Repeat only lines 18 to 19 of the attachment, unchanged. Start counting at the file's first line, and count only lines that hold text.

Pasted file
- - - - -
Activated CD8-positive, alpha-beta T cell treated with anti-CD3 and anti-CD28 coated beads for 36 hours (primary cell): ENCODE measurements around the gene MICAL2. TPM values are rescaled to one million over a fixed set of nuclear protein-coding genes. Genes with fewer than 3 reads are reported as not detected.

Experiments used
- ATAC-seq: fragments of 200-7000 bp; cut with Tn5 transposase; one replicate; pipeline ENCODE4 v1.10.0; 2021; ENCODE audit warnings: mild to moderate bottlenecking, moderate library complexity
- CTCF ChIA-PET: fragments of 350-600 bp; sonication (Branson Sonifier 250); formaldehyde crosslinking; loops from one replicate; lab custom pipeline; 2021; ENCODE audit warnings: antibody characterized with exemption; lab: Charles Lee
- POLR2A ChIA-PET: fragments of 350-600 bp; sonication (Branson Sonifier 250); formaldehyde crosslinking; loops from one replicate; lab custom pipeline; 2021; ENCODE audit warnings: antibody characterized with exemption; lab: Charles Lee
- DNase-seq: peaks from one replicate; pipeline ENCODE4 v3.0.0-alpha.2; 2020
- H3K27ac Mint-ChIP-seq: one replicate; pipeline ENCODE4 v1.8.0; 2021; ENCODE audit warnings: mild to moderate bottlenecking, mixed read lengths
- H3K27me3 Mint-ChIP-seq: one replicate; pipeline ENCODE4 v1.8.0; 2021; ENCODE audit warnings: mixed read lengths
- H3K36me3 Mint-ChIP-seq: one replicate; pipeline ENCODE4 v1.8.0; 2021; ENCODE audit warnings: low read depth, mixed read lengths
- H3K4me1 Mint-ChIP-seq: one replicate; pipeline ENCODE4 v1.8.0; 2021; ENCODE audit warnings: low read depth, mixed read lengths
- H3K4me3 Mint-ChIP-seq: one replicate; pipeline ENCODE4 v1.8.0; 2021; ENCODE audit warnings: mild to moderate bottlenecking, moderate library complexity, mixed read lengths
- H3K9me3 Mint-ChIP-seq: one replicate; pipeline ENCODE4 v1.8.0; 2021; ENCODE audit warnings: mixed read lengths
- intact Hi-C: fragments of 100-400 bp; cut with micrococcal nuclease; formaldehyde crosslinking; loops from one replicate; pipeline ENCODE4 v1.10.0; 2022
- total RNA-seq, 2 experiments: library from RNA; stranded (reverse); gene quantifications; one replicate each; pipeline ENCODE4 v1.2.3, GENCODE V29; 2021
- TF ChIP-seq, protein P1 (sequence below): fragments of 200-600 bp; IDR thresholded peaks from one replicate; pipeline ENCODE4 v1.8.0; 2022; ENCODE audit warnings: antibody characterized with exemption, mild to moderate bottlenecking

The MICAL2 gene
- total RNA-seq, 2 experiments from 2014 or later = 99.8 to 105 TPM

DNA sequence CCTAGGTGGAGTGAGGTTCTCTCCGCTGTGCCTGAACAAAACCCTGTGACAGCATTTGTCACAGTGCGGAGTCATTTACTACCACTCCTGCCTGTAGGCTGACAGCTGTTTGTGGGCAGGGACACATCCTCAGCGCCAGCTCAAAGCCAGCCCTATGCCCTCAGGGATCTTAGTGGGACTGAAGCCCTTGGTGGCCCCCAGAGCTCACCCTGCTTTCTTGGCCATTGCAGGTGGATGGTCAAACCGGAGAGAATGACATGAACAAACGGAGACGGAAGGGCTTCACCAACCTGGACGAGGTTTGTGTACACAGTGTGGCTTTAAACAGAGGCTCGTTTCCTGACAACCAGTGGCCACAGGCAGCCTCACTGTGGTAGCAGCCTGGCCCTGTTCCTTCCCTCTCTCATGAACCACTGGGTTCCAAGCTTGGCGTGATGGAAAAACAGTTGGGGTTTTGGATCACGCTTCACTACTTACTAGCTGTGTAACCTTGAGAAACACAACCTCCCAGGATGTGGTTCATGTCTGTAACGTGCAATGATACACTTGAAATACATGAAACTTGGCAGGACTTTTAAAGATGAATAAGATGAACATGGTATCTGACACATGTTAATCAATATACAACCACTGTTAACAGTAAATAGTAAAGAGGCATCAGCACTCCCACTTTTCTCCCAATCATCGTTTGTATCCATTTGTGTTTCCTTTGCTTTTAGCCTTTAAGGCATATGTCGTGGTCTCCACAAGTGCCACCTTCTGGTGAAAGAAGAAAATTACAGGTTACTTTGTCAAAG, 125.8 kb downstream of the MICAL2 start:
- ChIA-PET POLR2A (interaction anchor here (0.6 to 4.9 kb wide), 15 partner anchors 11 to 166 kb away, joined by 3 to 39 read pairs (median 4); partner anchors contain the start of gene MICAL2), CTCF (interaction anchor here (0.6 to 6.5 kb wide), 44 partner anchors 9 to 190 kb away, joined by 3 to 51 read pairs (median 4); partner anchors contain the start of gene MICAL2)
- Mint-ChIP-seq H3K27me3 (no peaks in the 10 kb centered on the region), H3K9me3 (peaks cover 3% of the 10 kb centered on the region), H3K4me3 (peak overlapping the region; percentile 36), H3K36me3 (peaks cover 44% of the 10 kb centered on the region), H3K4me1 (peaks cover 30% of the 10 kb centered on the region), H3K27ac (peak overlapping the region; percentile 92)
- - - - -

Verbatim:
DNA sequence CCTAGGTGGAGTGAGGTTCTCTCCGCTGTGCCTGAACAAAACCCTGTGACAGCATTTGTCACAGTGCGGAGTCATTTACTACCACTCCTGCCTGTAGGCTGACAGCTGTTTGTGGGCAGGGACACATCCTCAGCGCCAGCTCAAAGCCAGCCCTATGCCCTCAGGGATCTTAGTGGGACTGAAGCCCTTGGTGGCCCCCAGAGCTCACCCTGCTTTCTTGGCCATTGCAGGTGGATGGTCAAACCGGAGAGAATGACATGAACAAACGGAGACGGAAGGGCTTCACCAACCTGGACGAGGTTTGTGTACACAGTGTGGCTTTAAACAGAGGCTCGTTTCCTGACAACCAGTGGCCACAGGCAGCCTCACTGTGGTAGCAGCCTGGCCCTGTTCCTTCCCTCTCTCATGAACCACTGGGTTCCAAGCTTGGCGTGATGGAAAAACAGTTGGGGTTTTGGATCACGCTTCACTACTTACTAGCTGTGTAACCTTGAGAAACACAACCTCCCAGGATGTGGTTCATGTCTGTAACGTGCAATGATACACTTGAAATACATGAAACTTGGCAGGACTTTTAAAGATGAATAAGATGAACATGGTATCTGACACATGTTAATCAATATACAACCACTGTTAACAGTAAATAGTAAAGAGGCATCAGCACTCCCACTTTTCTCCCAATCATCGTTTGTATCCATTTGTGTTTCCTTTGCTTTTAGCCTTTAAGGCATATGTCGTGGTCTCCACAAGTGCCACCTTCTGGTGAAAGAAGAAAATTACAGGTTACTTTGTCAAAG, 125.8 kb downstream of the MICAL2 start:
- ChIA-PET POLR2A (interaction anchor here (0.6 to 4.9 kb wide), 15 partner anchors 11 to 166 kb away, joined by 3 to 39 read pairs (median 4); partner anchors contain the start of gene MICAL2), CTCF (interaction anchor here (0.6 to 6.5 kb wide), 44 partner anchors 9 to 190 kb away, joined by 3 to 51 read pairs (median 4); partner anchors contain the start of gene MICAL2)